North Korea's nukes are nearing the 'point of no return' -- and the US may have one last chance to act

North Korea missile engine test march 2017KCNA/via ReutersNorth Korean leader Kim Jong Un watched the ground jet test of a Korean-style high-thrust engine newly developed by the Academy of the National Defence Science in this undated picture provided by KCNA in Pyongyang on March 19, 2017.

North Korea recently doubled the size of its uranium enrichment plant and pushed through with testing of rocket engines that could soon power intercontinental ballistic missiles capable of hitting the US with a nuclear payload, analysts say.

The test came just one day after US Secretary of State Rex Tillerson told, “the threat of North Korea is imminent. And it has reached a level that we are very concerned about the consequences of North Korea being allowed to continue on this progress it’s been making on the development of both weapons and delivery systems.”

Nuclear proliferation experts have told Business Insider that North Korea’s eventual goal for its weapons program is to create an ICBM with a thermonuclear warhead that can reach the US mainland.

North Korea does not yet have that capability, but its latest high-profile tests show steady progress in that direction.

Stratfor Senior Military Analyst Omar Lamrani told Business Insider how the world would change if North Korea achieved its goal of building a weapon that can threaten Americans on American soil.

“North Korea has been perceived in the past as engaging in a nuclear weapons program as a way to trade for concessions from the US and South Korea,” said Lamrani. “But that paradigm doesn’t hold anymore — North Korea decided to invest in a nuclear missile program not to trade it away, but as the ultimate security guarantee and the ultimate deterrent against outside attacks.”

As it stands, the US and its allies would already face a tremendously difficult task in disabling the entire North Korean nuclear weapons program, as hundreds of mobile missile launchers scattered across secret locations in a densely forested, mountainous peninsula make it a nightmarishly complicated to remove in one swift blow.

North korea missile launchKRT via AP VideoIn this image made from video released by KRT on Tuesday, March 7, 2017, North Korea launches four missiles in an undisclosed location North Korea. On Monday, North Korea fired four ballistic missiles in an apparent protest against ongoing U.S.-South Korean military drills that it views as an invasion rehearsal.

But as Lamrani said, the ability to threaten the US with not just one, but a salvo of nuclear missiles, would represent a loss for the US, and further limit options for outsiders to influence the Kim regime. North Korea’s latest progress towards this feat has deeply troubled US officials and observers.

“North Korea has made such progress now that the US feels that it does not have time anymore,” said Lamrani, who added that an ICBM in the hands of Kim Jong-un would mean the US could no longer credibly threaten North Korea with nuclear force, representing a “point of no return” in multilateral relations.

But even though war with North Korea would be disastrous and potentially cost millions of lives, the window for US intervention is closing fast.

If North Korea develops credible ICBMs, as they may in coming years, the US will be left with three options, according to Lamrani:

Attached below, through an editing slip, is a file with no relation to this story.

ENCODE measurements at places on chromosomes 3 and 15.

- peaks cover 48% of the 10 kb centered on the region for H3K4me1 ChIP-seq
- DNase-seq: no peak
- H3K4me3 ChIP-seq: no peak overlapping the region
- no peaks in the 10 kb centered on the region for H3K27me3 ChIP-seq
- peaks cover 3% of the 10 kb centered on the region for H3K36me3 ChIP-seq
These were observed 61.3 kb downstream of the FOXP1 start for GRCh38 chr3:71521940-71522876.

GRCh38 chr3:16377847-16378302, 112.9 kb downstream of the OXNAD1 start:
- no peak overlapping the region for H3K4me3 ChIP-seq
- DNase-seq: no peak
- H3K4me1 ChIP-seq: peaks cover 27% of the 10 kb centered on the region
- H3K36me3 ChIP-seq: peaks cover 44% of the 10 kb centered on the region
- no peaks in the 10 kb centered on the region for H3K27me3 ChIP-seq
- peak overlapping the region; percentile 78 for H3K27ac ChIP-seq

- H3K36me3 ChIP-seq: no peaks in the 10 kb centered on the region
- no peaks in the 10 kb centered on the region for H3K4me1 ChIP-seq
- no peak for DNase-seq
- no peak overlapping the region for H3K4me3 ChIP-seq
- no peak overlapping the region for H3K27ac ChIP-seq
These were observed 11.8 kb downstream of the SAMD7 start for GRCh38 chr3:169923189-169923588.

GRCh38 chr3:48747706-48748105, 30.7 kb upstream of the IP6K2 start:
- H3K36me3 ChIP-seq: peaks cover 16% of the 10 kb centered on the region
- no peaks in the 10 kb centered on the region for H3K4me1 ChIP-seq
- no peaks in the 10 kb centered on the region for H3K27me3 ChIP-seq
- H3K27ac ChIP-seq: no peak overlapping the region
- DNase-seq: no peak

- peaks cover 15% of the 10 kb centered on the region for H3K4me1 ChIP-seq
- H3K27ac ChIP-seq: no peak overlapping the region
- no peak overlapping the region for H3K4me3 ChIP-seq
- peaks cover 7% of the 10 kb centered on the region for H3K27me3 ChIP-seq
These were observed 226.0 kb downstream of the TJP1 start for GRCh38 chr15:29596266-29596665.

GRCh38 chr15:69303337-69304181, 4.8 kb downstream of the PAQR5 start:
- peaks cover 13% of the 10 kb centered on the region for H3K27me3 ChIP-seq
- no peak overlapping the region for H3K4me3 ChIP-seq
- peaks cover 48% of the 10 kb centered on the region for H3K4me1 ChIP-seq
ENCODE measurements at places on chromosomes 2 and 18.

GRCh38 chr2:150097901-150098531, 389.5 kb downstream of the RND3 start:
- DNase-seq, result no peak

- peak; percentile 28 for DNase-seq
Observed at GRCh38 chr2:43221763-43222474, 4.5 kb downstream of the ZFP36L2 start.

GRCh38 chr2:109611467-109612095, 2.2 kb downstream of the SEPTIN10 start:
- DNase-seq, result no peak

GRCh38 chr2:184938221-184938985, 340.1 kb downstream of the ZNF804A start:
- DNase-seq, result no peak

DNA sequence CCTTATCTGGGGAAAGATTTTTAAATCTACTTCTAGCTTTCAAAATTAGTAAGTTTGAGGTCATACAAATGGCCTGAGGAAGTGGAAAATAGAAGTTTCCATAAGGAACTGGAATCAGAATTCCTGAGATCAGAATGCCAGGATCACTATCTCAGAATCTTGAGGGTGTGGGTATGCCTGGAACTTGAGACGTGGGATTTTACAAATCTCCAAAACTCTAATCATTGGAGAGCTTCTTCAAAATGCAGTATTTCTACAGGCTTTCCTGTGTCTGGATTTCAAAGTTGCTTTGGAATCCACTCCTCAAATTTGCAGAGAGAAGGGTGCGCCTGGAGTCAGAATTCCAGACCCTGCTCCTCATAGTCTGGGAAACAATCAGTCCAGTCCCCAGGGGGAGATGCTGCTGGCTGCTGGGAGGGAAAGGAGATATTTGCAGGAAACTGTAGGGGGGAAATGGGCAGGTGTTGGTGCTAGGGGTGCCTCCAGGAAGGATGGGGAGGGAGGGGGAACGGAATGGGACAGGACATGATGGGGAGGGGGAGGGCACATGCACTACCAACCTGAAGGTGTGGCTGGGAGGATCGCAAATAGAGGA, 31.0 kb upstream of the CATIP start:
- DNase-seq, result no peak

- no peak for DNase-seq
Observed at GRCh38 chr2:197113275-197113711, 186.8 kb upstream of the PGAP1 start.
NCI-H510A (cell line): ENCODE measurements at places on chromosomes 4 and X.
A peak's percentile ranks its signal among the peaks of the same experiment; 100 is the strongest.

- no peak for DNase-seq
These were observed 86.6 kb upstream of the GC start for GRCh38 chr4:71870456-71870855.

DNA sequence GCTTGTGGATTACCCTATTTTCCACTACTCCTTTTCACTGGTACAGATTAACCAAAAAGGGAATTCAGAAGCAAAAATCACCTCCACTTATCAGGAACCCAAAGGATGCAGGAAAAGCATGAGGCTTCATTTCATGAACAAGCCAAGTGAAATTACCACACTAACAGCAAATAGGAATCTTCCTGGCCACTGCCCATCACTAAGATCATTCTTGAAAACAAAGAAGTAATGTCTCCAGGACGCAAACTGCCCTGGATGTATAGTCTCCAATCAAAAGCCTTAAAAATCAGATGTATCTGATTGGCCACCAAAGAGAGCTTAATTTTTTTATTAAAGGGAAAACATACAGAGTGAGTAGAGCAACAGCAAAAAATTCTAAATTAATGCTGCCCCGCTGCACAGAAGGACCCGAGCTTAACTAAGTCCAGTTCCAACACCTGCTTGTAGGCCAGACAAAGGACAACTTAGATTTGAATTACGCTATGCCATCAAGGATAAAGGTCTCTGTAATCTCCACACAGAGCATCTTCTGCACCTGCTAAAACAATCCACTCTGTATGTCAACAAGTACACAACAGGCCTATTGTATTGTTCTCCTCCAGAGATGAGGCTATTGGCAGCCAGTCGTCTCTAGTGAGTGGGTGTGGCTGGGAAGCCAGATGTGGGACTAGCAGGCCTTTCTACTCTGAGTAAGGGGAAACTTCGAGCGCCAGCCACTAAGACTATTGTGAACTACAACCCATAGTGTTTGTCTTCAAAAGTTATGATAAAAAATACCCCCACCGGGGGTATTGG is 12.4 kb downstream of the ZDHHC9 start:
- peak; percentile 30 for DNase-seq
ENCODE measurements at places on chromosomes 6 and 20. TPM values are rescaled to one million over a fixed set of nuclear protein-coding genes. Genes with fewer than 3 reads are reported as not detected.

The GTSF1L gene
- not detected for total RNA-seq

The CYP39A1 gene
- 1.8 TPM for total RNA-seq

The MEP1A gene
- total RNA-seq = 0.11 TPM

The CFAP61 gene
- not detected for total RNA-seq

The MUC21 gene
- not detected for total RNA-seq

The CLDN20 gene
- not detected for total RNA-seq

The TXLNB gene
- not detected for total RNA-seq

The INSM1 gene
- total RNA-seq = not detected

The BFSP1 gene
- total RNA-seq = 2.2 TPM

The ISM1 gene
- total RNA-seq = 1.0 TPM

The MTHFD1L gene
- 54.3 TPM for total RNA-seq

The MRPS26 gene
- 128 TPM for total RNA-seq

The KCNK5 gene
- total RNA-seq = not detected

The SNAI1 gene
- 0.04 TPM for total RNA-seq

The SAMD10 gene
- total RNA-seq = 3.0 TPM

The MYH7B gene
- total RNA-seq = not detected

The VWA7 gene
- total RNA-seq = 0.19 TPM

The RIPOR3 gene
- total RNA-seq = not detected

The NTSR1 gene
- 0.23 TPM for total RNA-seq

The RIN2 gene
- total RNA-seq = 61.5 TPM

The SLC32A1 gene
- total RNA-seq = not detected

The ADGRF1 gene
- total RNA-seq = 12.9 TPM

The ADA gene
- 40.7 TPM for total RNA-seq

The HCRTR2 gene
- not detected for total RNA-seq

1. Continue with diplomacy and sanctions while building up ballistic missile defence.

2. Cave to North Korea’s demands to be seen as a viable state, accept its nuclear program, and recognise the regime internationally.

3. Go to war and risk a nuclear holocaust on US soil, while simultaneously killing millions in North Korea with nuclear arms.

Kim jong unKCNA via Agence France-PresseNorth Korean leader Kim Jong-Un delivers a speech to top delegates of the Workers’ Party of Korea (WPK) in Pyongyang

The US currently employs the first option simply because it’s the least worst choice, but Tillerson recently said the US’s “strategic patience” with North Korea has ended.

Additionally, a recent joint report from Arms Control Wonk and Reuters uncovered an extremely complicated network of businesses and obfuscation that the Kim regime uses to rake in millions by selling military radios and other goods, despite sanctions.

Another Reuters report quoted North Korean officials as saying it does not fear or care about US sanctions, and it’s planning a preemptive first strike of its own while their recent tests suggest it’s closer than ever to capabilities that would allow them to overwhelm US missile defences.

While the US can build up all the defences it wants, “missile defence is not a surefire way to negate the threat posed by another country’s nuclear-capable ballistic missiles,” Kelsey Davenport, the director of nonproliferation policy and a North Korea expert at the Arms Control Association, told Business Insider in January.

The second option would cave to perhaps the most brutal regime on Earth and cement the utter failure of decades of diplomacy.

The third option is patently unthinkable and unacceptable.

“Every single one of them is not a great option,” said Lamrani. So as North Korea creeps ever closer to an ICBM, the US must quickly decide whether to act now, or to potentially admit diplomatic defeat down the road.

NOW WATCH: Here are the countries the US sells the most weapons to

Business Insider Emails & Alerts

Site highlights each day to your inbox.

Follow Business Insider Australia on Facebook, Twitter, LinkedIn, and Instagram.